Boost logo

Boost :

From: Daryle Walker (darylew_at_[hidden])
Date: 2000-09-07 14:39:48

on 9/7/00 1:25 PM, Kevlin Henney at kevlin_at_[hidden] wrote:

> In message <004501c018bc$c760c4e0$520a24d4_at_pdimov>, Peter Dimov
> <pdimov_at_[hidden]> writes
>> The standard does not assume that !(a < b) && !(b < a) implies a == b.
> True, but it's the closest to hand for an equivalence relationship.
> I think it is strange (nonintuitive, indeed) to define relational operators
> such that
> !(a < b) && !(b < a) does not imply a == b
> Don't you think? Subset and subtyping relationships often use the notation
> like this, but I think that is a questionable route and fortunately one that
> the STL chose not to follow, preferring lexicographical_compare instead. That
> said, I would prefer any of those interpretations above unspecified (and that
> preference is ordered ;->).

You can conceive of a type that the equivalence relationship won't hold. I
once thought of an iterator-like type. The iterators could support all the
relational operators (== != < > <= >=). Most of the comparisons would only
make sense if the two iterators pointed to objects in the same container.
If the objects were in two separate containers, then all of {<, >, <=, >=,
==} will return false (!= returns true), breaking your equivalence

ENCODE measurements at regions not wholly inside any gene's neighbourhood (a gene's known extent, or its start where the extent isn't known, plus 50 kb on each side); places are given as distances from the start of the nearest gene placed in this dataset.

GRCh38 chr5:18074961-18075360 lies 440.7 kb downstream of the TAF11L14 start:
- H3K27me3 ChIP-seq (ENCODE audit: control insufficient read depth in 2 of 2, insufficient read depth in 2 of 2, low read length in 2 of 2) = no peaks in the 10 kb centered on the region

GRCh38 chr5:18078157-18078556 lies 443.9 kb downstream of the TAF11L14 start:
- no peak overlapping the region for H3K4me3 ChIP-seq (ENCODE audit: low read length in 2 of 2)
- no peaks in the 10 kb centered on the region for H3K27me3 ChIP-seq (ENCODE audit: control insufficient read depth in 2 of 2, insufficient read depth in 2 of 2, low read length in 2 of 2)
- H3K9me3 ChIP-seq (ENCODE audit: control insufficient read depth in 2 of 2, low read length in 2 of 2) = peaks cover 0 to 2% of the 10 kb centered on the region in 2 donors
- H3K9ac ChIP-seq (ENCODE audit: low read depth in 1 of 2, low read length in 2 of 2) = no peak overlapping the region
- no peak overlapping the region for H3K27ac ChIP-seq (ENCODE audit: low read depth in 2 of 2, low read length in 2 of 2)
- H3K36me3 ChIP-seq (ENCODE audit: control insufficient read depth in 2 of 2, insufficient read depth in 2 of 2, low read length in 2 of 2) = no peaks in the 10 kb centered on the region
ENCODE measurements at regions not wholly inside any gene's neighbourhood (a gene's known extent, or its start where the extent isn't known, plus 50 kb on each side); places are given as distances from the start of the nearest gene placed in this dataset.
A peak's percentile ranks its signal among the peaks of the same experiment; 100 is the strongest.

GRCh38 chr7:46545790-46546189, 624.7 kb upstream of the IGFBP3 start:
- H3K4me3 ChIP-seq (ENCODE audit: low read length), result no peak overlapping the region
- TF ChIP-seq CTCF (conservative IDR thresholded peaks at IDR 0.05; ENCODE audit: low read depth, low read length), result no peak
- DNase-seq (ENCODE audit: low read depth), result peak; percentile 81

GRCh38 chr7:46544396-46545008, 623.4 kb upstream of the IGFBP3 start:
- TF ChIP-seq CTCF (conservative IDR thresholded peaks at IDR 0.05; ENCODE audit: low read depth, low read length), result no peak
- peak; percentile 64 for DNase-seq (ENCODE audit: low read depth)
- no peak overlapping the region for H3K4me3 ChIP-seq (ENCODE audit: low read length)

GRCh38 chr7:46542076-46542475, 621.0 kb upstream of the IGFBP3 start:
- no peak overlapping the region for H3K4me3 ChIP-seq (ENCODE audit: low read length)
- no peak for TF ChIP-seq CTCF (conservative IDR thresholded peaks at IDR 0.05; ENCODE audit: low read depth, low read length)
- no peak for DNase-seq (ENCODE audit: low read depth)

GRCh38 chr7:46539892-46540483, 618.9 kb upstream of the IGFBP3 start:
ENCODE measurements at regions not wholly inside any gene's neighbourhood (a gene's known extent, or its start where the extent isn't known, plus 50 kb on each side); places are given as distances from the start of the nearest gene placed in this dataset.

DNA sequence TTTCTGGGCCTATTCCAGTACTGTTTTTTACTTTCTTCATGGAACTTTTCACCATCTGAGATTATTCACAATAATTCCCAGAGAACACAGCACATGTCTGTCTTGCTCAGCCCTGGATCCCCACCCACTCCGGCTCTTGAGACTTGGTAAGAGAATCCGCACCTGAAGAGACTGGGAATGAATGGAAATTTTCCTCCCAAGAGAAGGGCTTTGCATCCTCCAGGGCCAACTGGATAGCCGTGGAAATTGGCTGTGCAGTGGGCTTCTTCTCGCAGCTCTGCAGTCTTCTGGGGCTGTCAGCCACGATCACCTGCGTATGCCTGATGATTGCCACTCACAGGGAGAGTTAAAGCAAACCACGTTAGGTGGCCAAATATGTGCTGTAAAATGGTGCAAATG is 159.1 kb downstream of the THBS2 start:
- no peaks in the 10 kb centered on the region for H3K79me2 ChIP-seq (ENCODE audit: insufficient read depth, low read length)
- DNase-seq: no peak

relationship. C++'s Standard Library also assumes this kind of
relationship, so this theoretical iterator would screw-up STL. Actually,
these kind of iterators have to exist for the standard containers, but I
think C++ punts the issue my making iterator comparisons across separate
containers undefined.

To bring this more on-topic, any (and ref<T>) shouldn't have any relational
operators. In the general case, comparison between two objects is
nonsensical. The ref<T> class family has the problem that T may not allow
comparisons, or for a ref<T> and ref<U>, T-objects and U-objects may not be
comparable with each other. The any class[1] has those problems and the
complication of C++'s poor reflection capabilities prevent automatic
comparison in the first place (you would have to manually guess [with the
"type" method] and extract the values from the any-objects first).

Having no relational operators is not unprecedented, the std::complex<T>
doesn't have any ordered relational operators (<, >, <=, >=) since ordering
is nonsensical for complex numbers (but == and != do make sense, and are
provided). The moral should be: don't add something that shouldn't be there
just for convenient. In this case, it's adding operator< to ref<T> and any
just so they can be used in std::set or std::map. If the clients of
std::complex can live with needing a custom comparator for sets or maps, so
can the clients of ref and any.

[1] The any class does mistakenly have an operator<. Worse, it compares by
the type of its stored object, not its value, so different objects of the
same internal type will always compare equal!


Boost list run by bdawes at, gregod at, cpdaniel at, john at